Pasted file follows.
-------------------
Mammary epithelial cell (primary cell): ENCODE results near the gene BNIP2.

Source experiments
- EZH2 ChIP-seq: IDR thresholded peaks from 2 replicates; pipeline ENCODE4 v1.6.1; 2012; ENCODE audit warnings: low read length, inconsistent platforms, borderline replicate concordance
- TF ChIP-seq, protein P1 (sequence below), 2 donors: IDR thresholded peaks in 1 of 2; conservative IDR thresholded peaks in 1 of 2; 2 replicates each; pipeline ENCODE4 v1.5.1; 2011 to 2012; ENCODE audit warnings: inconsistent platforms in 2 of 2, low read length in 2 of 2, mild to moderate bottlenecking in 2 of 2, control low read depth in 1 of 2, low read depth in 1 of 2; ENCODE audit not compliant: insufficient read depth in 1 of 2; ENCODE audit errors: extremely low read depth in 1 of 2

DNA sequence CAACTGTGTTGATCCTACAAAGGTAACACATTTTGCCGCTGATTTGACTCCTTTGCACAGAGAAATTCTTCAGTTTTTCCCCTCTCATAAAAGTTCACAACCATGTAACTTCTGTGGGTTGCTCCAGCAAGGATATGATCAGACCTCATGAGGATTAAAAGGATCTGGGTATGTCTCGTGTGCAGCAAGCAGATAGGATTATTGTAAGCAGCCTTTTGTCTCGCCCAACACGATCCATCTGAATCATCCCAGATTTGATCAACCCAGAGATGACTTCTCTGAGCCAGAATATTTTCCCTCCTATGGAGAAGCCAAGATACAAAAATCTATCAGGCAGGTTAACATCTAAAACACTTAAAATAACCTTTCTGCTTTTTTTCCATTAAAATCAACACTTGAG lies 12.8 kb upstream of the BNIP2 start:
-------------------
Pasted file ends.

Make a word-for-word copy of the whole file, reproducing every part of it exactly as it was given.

Mammary epithelial cell (primary cell): ENCODE results near the gene BNIP2.

Source experiments
- EZH2 ChIP-seq: IDR thresholded peaks from 2 replicates; pipeline ENCODE4 v1.6.1; 2012; ENCODE audit warnings: low read length, inconsistent platforms, borderline replicate concordance
- TF ChIP-seq, protein P1 (sequence below), 2 donors: IDR thresholded peaks in 1 of 2; conservative IDR thresholded peaks in 1 of 2; 2 replicates each; pipeline ENCODE4 v1.5.1; 2011 to 2012; ENCODE audit warnings: inconsistent platforms in 2 of 2, low read length in 2 of 2, mild to moderate bottlenecking in 2 of 2, control low read depth in 1 of 2, low read depth in 1 of 2; ENCODE audit not compliant: insufficient read depth in 1 of 2; ENCODE audit errors: extremely low read depth in 1 of 2

DNA sequence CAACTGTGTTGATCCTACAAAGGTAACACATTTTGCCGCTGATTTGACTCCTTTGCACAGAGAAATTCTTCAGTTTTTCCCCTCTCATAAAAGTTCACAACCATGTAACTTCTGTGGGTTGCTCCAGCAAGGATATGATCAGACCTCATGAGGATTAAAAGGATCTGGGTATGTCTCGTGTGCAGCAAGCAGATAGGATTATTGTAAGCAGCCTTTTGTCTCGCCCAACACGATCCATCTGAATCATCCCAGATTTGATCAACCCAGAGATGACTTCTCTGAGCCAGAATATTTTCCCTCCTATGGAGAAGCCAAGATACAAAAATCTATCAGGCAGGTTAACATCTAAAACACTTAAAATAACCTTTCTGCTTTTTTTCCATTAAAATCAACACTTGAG lies 12.8 kb upstream of the BNIP2 start: